“I’ve thought, ‘What this guy has forgotten about the craft of acting is more than I’ve ever learned.’ But this book reveals he’s forgotten nothing. Wisdom and great stories from a true master of our trade.”—Edward Norton
“A deeply moving and inspiring story that transcends a traditional Hollywood memoir in both candor and grace. Bravo!”—Martin Sheen
“Filled with Hollywood moments and reflections on his craft, Keach’s memoir presents a poignant personal account of his acting insecurities, relationship struggles, and cocaine conflict.”—Publishers Weekly
Celebrating Nebraska’s six Oscar nominations, including Best Picture, with a closer look at Nebraska cast member Stacy Keach, author of ALL IN ALL: An Actor’s Life On and Off the Stage, published by Lyons Press (978-0-7627-9145-3; $26.95 hardcover).
Beloved by millions for his portrayal of ’80s detective Mike Hammer and Sargent Stadanko in the Cheech & Chong films, award-winning actor Stacy Keach is revered by industry insiders as a master of his craft… though he’s far too modest to ever tell you that himself. In ALL IN ALL, he offers readers an uncommonly candid look at the decisions—both prescient and disastrous—that shaped his career, and provides new perspective on some of the bold-face names who shared a part of his path along the way.
In 1969, Stacy Keach was fired from Catch-22 by Mike Nichols after three days on set. Nearly suicidal with disappointment, he returned to his first love, the theater, and within six months had earned a Tony nomination for his portrayal of Buffalo Bill in Indians. It was one of many occasions Stacy would have to rebound from disaster to new heights.
The hard knocks and redemption, perseverance and dedication to craft that fill the pages of All in All make it a must-read for fans of theater and film, aspiring actors, and anyone interested in the heartbreak and triumph that comes from defining success on your own terms.
Though Keach went on to find commercial success as star of the hit TV series Mike Hammer and cult icon status as Sgt. Stedenko in the Cheech & Chong movies, he is the first to admit, with humor and grace, that he’s made his share of flops as well. In his own words: “Big stars get to be choosy; the rest of us get out there and hustle…in most cases I enjoyed the role I was playing, and I learned something about myself in the process.”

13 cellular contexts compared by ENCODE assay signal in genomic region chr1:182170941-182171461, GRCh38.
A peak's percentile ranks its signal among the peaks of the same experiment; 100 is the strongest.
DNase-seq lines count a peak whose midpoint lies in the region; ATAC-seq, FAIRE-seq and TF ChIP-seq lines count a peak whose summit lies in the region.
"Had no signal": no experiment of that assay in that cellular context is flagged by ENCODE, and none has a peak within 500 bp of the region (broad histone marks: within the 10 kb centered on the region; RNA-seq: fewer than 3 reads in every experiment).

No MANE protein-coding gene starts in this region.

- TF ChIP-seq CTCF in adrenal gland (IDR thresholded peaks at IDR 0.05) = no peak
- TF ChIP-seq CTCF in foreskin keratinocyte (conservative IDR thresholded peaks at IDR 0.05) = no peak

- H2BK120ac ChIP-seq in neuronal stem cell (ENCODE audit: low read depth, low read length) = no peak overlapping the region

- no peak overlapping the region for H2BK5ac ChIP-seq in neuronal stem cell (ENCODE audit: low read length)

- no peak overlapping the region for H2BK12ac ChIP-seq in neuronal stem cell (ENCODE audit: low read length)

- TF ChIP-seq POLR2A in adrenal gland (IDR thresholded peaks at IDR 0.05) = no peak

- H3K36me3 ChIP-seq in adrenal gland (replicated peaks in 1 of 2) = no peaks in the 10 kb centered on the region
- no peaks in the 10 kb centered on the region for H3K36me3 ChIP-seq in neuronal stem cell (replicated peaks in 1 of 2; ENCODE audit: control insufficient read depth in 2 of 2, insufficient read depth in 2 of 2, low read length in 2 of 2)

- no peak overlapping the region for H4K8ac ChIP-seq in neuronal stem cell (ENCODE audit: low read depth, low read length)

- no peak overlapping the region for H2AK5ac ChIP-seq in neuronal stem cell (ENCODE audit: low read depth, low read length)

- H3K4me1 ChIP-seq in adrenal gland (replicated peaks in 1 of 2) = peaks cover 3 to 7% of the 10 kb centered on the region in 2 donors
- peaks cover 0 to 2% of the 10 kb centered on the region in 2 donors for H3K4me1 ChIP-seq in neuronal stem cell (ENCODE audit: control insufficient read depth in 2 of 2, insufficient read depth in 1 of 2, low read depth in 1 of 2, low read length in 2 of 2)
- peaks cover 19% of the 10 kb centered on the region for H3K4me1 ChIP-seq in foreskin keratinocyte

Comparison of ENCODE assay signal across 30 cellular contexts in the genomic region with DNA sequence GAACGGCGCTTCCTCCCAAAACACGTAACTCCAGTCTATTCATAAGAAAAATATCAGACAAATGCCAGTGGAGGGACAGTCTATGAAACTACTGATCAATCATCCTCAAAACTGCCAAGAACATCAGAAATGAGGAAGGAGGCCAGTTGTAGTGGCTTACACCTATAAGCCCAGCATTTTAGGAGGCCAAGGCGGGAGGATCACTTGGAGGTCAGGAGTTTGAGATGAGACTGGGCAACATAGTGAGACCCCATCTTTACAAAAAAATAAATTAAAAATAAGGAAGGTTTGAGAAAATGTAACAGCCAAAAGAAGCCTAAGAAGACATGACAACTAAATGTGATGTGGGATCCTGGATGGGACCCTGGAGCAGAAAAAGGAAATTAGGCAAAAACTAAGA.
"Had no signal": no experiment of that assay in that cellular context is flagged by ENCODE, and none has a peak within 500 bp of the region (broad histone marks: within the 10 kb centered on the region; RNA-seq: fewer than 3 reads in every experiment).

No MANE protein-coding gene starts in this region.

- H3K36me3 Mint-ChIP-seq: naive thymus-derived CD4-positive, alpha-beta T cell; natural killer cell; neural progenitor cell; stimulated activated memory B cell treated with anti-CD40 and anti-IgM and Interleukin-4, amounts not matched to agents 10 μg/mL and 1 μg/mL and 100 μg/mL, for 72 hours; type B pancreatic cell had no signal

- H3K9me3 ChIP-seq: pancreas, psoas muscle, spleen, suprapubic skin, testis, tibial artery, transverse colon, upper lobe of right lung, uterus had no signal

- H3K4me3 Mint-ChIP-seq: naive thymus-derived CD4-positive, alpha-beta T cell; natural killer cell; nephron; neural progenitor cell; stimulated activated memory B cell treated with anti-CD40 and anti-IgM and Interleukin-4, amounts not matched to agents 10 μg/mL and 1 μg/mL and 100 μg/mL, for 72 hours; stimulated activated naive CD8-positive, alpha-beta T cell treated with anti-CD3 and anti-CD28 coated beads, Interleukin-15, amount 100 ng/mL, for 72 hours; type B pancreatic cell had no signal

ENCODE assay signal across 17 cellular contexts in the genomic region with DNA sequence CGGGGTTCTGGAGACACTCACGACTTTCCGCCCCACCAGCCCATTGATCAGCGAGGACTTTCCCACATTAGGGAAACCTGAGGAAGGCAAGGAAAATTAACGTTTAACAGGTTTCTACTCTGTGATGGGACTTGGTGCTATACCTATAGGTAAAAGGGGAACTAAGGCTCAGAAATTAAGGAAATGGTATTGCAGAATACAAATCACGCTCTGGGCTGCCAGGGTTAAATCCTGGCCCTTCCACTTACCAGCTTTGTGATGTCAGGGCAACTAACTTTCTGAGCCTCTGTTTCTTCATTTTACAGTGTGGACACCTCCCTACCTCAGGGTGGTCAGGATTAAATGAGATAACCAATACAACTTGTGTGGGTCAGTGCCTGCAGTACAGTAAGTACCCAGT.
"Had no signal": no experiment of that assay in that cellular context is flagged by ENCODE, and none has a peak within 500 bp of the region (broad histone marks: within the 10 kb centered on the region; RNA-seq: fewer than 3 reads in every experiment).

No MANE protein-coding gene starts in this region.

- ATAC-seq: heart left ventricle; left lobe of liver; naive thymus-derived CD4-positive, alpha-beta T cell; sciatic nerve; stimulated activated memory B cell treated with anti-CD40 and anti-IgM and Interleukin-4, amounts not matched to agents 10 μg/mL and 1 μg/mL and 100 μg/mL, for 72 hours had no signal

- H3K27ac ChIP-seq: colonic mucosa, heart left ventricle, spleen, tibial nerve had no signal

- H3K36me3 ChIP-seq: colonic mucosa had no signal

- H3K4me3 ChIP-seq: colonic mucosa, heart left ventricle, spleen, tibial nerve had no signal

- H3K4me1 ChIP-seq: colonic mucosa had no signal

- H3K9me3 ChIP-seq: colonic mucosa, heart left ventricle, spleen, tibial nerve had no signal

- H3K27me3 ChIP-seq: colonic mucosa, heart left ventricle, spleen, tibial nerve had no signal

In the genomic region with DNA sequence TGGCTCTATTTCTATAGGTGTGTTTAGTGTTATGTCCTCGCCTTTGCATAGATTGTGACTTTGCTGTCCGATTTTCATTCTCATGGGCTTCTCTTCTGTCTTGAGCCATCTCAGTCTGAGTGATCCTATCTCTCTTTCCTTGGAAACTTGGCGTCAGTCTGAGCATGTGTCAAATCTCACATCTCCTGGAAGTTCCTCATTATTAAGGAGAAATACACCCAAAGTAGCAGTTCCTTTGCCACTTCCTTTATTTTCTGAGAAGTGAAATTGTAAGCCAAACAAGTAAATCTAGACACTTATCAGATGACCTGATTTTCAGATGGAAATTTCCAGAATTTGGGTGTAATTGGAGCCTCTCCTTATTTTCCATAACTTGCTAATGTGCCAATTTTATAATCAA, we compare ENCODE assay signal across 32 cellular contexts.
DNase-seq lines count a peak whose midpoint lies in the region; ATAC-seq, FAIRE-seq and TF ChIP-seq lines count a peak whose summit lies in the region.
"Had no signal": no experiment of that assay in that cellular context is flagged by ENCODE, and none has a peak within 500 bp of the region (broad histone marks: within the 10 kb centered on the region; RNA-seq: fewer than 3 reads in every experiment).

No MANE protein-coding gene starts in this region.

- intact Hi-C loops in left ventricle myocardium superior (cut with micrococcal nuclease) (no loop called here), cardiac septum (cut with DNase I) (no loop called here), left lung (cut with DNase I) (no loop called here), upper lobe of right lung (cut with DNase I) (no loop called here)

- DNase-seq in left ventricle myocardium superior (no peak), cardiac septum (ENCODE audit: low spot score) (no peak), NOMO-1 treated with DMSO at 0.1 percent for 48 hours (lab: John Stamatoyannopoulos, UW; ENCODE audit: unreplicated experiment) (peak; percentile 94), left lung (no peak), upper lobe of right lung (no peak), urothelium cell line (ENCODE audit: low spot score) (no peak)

He also accumulated a treasure trove of memory and experience. Keach’s stories about backgammon showdowns with John Huston and his passionate relationship with Judy Collins are more than mere surface anecdote. When he talks about working with giants of American culture like Joseph Papp, George C. Scott, James Earl Jones and Oliver Stone, he gives readers a deeper understanding of each person.
As his memoir unfolds, we also see Keach come to a deeper understanding of himself. The opening scene shows the actor falling from the height of fame and fortune as star of a hit TV show to the depths of ignominy, a cocaine addict sentenced to six months in prison. He is startlingly honest about how true love and his time in prison saved him from himself.
Like Christopher Plummer and Sidney Poitier, Keach is an “actor’s actor” who has earned the respect and intimacy of his colleagues over a long career. His remembrances and reflections are a contribution to America’s cultural history, and his personal story shows what it takes for an actor to find his way – both professionally and personally – in a fickle business. The concluding “Curtain Call” offers practical advice to young actors, including lessons learned and workshop notes on Stacy’s own portrayal of five major Shakespearean roles.
Stacy Keach (Jr.) has won a Golden Globe and multiple Obie and Drama Desk Awards, and been nominated for Emmy and Tony Awards. His films include Nebraska (nominated for six Academy Awards), The Long Riders, American History X, and The Bourne Legacy. TV credits include Mike Hammer and Titus. He narrates CNBC’s American Greed. Mr. Keach is playing Falstaff in Henry IV for the Shakespeare Theatre Company.